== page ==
This is a really great practice to do especially when the body is starting to feel fatigued. Yin is excellent for increasing mobility in the body, especially in the joints and hips as well as lubricating and protecting the joints in order to help prevent the body from getting injured due to repetitive motions found in your specific sport. I’ve put suggested time frames for how long you should stay in each pose, but ultimately you will need to listen to your body and only do what it allows you to. Take breaks when needed and be sure to relax and enjoy each pose.
Savasana– Lie on your back with the arms and legs extended. Take up space with your entire body. Turn your palms to face up and let the shoulders and hips melt into the floor. Close your eyes and start to draw your awareness to the breath. Focus on extending the inhales and exhales. Notice if there are any areas in your body that are tight or tense and concentrate on sending the breath into those parts of the body. Spend as much time as you would like here.
Bananasana– Reach the arms overhead and clasp the hands behind your head. Start to walk both feet over to the right edge of your mat (keeping your hips in place) and then follow by walking the shoulders to the right, creating this banana like shape with your entire body. To deepen the stretch, cross the left ankle over the right. Stay here for 2-3 breathing into the left side of the body. To release, come back to center and repeat on other side.
Supta Padangusthasana-Place a strap, belt or a towel around the ball of your right foot. Keep your left knee bent, sole of foot on the floor. Walk hands up strap and wrap it around the hands enough so you can relax with the shoulders and heavy on the floor. The weight of the arms will create enough tension to hold the foot up. If you would like to take this a step further, begin to walk the left forward, bringing the heel onto the mat. Spend 2-3 minutes here and then release and switch sides.
Butterfly– Come up to seated and place the soles of the feet together. Slide them away from you to create a diamond like shape with the legs. Allow your back to round as you fold forward and lightly rest your hands on your feet or on the ground. Let your head hang heavy toward the floor and if you have a block (and flexibility allows) you can place it on the feet and rest the forehead on the top of it. Stay here for 3-5 minutes and then press your hands into the floor and slowly roll up. Before moving, take a few deep breaths to allow the spine to neutralize.
Toe Squat- Begin by sitting back on your shins with the feet together. Tuck the toes under and spread them away from each other. Rest on the balls on the feet and let the hips sit back onto the heels. This is a very intense stretch as it gets into the fascia on the bottom of the foot. Breathe deeply into the stretch and relax as much as possible. Try to stay for 2-3 minutes. To release, come out slowly and lean forward placing the hands to the ground in front of the knees. Lift the hips and release the feet. You can even sway the feet from side to side for a few moments.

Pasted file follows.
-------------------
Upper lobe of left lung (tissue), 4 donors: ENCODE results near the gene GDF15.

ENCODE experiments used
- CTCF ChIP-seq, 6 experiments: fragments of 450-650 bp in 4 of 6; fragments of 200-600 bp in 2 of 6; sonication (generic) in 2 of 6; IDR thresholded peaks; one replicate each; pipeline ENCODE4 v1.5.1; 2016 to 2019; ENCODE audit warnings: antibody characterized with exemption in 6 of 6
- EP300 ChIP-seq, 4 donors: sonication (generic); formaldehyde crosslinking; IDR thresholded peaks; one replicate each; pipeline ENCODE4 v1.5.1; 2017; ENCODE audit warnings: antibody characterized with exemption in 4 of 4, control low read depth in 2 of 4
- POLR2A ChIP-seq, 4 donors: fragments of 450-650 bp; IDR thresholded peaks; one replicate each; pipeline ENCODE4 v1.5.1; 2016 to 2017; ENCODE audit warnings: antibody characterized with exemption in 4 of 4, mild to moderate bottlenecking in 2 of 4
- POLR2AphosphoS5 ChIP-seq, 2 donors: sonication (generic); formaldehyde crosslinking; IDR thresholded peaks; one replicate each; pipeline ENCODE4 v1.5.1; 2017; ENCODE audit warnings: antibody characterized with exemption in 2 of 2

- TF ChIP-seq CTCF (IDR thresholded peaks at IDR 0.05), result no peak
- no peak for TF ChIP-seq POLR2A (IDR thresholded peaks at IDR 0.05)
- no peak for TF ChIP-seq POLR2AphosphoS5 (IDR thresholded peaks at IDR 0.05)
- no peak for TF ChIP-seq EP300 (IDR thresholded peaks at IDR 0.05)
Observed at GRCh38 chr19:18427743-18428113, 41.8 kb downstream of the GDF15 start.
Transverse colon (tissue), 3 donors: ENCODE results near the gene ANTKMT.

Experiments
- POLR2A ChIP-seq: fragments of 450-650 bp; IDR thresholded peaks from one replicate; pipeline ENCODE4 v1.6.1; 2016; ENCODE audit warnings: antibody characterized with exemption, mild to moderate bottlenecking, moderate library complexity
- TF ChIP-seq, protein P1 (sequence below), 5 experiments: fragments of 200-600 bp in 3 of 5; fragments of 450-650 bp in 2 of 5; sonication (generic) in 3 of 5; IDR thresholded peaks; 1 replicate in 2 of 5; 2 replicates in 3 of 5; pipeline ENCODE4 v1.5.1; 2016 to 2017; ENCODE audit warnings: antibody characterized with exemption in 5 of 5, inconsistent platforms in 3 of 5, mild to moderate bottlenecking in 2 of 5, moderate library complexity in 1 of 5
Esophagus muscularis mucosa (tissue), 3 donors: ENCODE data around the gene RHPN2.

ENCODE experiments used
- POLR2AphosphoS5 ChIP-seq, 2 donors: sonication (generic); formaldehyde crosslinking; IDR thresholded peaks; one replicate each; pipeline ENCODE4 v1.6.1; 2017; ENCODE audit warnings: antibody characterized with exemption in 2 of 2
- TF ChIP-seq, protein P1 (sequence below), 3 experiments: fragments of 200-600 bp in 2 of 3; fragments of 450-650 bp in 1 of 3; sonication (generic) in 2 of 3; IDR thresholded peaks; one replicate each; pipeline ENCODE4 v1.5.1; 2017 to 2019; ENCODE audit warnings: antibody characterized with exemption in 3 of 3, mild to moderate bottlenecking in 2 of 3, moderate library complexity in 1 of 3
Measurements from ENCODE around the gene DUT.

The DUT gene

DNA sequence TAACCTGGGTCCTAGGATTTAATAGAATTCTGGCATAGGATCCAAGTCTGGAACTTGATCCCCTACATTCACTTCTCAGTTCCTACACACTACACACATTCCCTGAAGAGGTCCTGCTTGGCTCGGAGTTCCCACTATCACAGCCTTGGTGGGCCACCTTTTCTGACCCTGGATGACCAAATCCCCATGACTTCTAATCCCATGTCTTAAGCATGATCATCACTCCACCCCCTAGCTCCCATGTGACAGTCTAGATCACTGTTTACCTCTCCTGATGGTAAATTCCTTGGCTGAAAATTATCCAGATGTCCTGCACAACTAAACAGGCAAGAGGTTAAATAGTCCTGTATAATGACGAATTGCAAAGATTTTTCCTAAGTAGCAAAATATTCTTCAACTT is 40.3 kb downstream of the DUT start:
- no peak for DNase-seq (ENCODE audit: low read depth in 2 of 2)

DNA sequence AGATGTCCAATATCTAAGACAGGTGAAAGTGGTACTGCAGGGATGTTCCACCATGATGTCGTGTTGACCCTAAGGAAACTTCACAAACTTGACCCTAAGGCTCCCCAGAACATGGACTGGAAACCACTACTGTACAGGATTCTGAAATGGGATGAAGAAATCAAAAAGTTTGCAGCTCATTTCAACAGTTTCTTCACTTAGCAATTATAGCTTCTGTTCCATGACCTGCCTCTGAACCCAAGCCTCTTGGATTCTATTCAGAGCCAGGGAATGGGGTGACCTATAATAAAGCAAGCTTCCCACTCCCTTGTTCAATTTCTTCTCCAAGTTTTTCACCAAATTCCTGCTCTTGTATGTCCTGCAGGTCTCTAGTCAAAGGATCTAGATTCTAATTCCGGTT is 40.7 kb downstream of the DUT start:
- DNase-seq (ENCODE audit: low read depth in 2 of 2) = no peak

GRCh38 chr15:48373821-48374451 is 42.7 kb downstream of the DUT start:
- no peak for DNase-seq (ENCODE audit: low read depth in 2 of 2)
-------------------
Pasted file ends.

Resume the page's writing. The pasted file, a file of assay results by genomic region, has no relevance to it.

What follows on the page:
Ankle Stretch– Sit back onto the heels again but this time the tops of the feet will be on the floor. (If you have any knee or ankle pain, omit this pose). This might be enough of a stretch here or you can place your hands in front your knees and press into the hands to lift the knees a few inches of the mat. This pose is also fairly intense so only hold as long as you’re able and gently release by lowering the knees and stepping the feet back one at a time into plank pose.
Sphinx– Lower from plank onto your belly. Place the forearms onto the mat with the elbows just below the shoulders and lift the chest. If this doesn’t feel well in your lower back, walk the elbows a bit forward; which will lower the chest closer to the floor. If there are any sharp pains or aches then release the chest to the floor. Simply lying on your belly may be a good enough back bend for you. Remain in this pose for up to 5 minutes pressing down gently with the forearms, pelvis and toes. To release, lower the chest to the floor and rest your cheek to one side for a few moments then press up and come onto your back.
Reclining Pigeon-Once on your back, bend the knees and take the feet to the floor. Cross the right ankle over the left thigh. Stay here if this stretch is enough or draw the left thigh closer to your belly and take the hands to the back of the left leg. Stay here for 3-4 minutes sending deep breaths into the stretch. Repeat on second side.
Viparita Karani– Keep the hips on the mat and begin to draw the knees toward the chest, taking the hands behind the thighs and gently start to extend the legs overhead. Keep a soft bend in the knees and if you feel supported enough here, you can lower your arms to the mat. Allow the head and shoulders to relax into the floor and breath into the backs of the legs as the hamstrings open up. This is a great pose to do at the wall where the weight of your legs can be completely supported. Stay here for 3-4 minutes and lower down by bending the knees and extending the legs long onto the mat.
Savasana-as long as you would like.